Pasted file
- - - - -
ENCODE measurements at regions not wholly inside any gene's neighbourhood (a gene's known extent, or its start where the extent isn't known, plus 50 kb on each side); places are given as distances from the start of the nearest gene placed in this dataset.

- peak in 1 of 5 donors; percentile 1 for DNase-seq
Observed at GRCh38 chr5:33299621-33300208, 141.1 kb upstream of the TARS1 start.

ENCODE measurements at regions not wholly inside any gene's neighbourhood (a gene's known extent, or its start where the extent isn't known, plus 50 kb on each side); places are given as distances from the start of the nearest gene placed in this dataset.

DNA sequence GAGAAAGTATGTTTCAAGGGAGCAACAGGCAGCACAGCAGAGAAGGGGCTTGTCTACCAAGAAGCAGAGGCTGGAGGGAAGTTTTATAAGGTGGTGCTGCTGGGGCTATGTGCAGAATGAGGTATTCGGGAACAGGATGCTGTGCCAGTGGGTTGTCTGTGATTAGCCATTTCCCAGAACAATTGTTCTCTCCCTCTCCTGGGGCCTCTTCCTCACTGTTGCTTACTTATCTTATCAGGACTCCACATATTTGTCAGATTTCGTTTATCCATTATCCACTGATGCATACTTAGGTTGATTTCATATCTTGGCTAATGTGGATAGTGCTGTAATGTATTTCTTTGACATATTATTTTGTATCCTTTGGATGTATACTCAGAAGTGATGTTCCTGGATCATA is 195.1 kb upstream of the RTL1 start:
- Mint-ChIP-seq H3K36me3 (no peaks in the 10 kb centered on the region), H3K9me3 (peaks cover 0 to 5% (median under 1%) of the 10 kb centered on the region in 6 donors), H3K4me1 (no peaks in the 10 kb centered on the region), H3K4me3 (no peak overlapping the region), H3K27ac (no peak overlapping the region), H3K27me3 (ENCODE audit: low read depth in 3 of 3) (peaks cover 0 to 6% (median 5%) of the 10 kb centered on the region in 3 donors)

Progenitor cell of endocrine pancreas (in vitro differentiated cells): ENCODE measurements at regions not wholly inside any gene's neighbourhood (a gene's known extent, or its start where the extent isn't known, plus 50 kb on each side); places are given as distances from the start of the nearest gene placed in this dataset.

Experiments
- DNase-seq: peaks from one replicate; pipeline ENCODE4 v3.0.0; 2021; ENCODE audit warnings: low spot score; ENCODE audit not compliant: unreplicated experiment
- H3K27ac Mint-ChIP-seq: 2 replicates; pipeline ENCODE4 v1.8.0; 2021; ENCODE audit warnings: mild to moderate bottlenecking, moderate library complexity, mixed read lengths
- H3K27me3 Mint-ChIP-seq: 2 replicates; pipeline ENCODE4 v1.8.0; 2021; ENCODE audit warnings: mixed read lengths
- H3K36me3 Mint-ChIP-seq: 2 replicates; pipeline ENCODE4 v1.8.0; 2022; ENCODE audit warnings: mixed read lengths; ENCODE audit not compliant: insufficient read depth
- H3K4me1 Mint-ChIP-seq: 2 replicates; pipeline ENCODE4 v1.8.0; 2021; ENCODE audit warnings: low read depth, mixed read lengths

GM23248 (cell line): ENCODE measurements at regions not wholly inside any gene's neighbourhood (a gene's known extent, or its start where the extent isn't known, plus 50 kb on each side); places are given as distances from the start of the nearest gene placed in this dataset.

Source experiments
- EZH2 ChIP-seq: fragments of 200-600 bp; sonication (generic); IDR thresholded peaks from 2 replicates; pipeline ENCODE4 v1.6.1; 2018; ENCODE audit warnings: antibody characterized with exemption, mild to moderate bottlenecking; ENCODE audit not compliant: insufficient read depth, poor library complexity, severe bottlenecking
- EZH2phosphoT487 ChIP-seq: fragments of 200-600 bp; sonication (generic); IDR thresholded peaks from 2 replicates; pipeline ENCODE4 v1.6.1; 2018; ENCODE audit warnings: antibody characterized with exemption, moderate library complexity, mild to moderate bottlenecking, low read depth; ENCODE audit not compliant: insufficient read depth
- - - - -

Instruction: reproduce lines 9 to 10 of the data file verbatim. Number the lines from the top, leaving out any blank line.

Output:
- DNase-seq: peaks from one replicate; pipeline ENCODE4 v3.0.0; 2021; ENCODE audit warnings: low spot score; ENCODE audit not compliant: unreplicated experiment
- H3K27ac Mint-ChIP-seq: 2 replicates; pipeline ENCODE4 v1.8.0; 2021; ENCODE audit warnings: mild to moderate bottlenecking, moderate library complexity, mixed read lengths